It was a Monday night in April, 1982, my eighth-grade year. The J. Geils Band was playing in Ahearn Fieldhouse, and my friends and I had tickets.

We were just getting to the age where we even thought about live rock-and-roll; we had seen Shooting Star in McCain a few weeks before.

Shooting Star put on a damn good rock show, but they were small potatoes compared to J. Geils, which had big hits at the time. “Freeze Frame” and “Centerfold” were all over the radio and MTV, back when MTV played music and the radio was really the only way to hear new stuff. I believe one of those songs was #1 on the charts at the time of the show.

It was my introduction to the way a big rock concert can lift you off the ground, when a band really hits its groove. Because they sure as hell hit one, Peter Wolf spraying champagne on the crowd, the harmonica guy blowing the roof off, and the tornado sirens in “Sanctuary” threatening to rip open the seams of the old barn.

I still rank that as one of the best non-Springsteen shows I’ve ever seen. Bruce is in another category, but that’s the subject of about 87 other columns I’ve written.

I’m reflecting on J. Geils because the era of big concerts in Manhattan has ended. The Country Stampede left, saying they could no longer make the economics work here. That event brought all sorts of major headliners to our area for 23 years.

Aside from that, though, it’s been years since big acts came to town. Ahearn Fieldhouse and Bramlage Coliseum over the years provided a venue big enough for those shows, but the guarantees required by big-name artists have made it unworkable in our market.

That’s a major shift since my adolescence. Awhile after J. Geils, there was a show in Ahearn with Huey Lewis, who was a top act at the time, warming up for Joan Jett, who I remember as even cooler.

Chicago played Ahearn twice; not my thing, but they were certainly big. A few years before my time, Three Dog Night played Ahearn. So did Seals and Crofts, Bread, the Doobie Brothers, Jethro Tull, Jefferson Airplane or Starship, I don’t remember which. The Stray Cats played there, when they were briefly big.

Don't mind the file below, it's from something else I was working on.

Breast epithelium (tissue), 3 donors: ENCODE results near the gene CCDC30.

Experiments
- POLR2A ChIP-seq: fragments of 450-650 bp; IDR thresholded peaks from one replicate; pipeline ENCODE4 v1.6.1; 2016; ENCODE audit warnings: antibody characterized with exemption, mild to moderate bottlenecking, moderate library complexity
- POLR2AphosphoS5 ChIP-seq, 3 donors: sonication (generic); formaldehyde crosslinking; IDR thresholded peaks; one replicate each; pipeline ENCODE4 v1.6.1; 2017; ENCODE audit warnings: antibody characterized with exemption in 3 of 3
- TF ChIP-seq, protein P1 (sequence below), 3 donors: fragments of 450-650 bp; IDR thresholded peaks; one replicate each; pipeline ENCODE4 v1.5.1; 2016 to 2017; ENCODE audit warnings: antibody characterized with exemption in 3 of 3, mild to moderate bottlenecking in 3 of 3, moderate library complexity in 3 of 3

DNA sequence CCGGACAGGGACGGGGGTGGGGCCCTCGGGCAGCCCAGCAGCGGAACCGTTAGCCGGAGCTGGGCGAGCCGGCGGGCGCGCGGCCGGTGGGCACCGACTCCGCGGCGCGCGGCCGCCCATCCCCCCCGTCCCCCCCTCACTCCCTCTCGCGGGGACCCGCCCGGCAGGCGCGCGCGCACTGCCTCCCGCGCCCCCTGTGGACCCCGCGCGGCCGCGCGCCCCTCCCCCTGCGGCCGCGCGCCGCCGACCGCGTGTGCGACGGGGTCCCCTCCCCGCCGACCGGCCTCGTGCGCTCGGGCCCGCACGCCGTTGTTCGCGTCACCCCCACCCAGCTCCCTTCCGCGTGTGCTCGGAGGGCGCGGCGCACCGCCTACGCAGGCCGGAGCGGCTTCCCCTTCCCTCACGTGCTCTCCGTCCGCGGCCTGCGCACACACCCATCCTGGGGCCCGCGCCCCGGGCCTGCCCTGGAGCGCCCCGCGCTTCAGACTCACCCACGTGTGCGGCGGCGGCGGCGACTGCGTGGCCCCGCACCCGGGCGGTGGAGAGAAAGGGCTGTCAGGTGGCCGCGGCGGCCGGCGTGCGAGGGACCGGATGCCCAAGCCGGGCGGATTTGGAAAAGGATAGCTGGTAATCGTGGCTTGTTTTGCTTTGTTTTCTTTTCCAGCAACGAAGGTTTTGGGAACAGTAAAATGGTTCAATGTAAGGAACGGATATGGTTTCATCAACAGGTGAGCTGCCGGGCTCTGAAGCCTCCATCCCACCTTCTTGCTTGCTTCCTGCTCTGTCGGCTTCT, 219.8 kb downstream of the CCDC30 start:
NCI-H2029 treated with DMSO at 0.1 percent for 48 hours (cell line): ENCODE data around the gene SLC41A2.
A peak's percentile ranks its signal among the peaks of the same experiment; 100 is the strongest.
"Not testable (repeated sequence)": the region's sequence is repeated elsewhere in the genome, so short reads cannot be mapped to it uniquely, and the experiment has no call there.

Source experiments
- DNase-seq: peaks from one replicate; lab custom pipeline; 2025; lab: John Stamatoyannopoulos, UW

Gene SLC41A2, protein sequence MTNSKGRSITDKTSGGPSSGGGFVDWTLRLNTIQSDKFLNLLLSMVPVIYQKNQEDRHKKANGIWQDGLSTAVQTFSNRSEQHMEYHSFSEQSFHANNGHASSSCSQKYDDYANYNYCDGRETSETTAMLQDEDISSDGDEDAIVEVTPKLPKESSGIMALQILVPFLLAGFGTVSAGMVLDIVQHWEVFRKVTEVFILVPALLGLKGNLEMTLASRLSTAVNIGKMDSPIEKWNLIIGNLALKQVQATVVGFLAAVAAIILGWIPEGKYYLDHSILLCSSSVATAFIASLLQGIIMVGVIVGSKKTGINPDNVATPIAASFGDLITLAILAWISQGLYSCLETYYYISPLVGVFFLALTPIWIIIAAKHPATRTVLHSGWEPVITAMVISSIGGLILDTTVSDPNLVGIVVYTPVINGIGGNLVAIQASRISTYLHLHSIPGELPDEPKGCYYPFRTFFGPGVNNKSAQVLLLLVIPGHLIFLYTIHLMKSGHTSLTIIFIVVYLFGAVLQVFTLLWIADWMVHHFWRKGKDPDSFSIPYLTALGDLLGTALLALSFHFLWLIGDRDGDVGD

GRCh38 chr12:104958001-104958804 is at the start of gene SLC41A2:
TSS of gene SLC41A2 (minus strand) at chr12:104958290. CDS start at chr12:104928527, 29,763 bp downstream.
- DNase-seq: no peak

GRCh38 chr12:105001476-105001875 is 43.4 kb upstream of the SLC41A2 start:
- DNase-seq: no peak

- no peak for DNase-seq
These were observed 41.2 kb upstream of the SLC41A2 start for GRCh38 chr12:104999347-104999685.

The opening of Bramlage amped it up, in terms of prominence, frequency, and, frankly, the banging of heads. At the height of the hair metal era, Def Leppard played the Bram, as did Van Halen, Motley Crue, Poison, Skid Row, Ratt, Queensryche and AC/DC. (AC/DC is not hair metal, I realize.) Garth Brooks played two nights in a row.

These were huge arena acts in the late 80s and early 90s. I missed them all; that was during my coastal wanderings. That’s why this is not a column ranking them. If you want to engage in that discussion, check the Mercury’s Facebook page, where there’s a long thread of discussion.

Alan Jackson. Dave Matthews. Bad Company. Eddie Money. The Beach Boys.

Bob Dylan, for goodness’ sake. Well, both the Beach Boys and Bob were far past the peak of their popularity, and Bob was only half-awake at his show here, by most accounts. We can certainly still attract acts here either on their way up or over the hill. Billy Squier and Tone Loc actually played at the old stadium — Memorial Stadium, right on campus — in the years after their time in the sun.

I’m also not saying live music is dead here. Far from it. McCain might be doing better than ever at bringing in some really great acts. Buddy Guy? That man can play. “Foreigner,” which I put in quotes because it didn’t include any original members, nonetheless rocked. Kerry Livgren conducting an orchestra playing “Dust in the Wind,” well, that’s legendary.

There are also cool shows around town, just as there have been for years. Lots of my friends talk about seeing The Clocks, or the Rainmakers, or Arthur Dodge and the Horsefeathers, in Aggieville. Chubby Checker played Arts in the Park.

I’m talking about the big arena shows for headliners. They’re done.

It’s not that K-State, or Stampede, or concert promoters generally, are incompetent or biased against Manhappiness. It’s just that the economics of the music business have changed. Artists hardly make anything by making albums anymore, since consumers just swipe songs or pay 99 cents for a single. Nobody’s selling millions of albums for $14.99 each. So the artists make their bank with concerts; that’s why ticket prices are through the roof. Only major markets can fork over the guarantees required.

Well, K-State could fork it over from time to time, particularly in conjunction with a game or something. They did that with the Zac Brown Band a few years ago. Back in the day, they tried to goose ticket sales by putting Willie Nelson on after a football game. We lost to Austin Peay, and it rained on Willie, and...well, that was all pre-Bill Snyder, when everything always went wrong. They could still do it now, if they wanted to, every once in awhile. Maybe they will.

But the point is, the era of the big headliner in town is dead. Stampede was the last gasp.

Turns out that that magic J. Geils show — the one that introduced me to the idea of a rock concert — was the beginning of a generation of the big shows. That generation, friends, is over.

Sure was fun.

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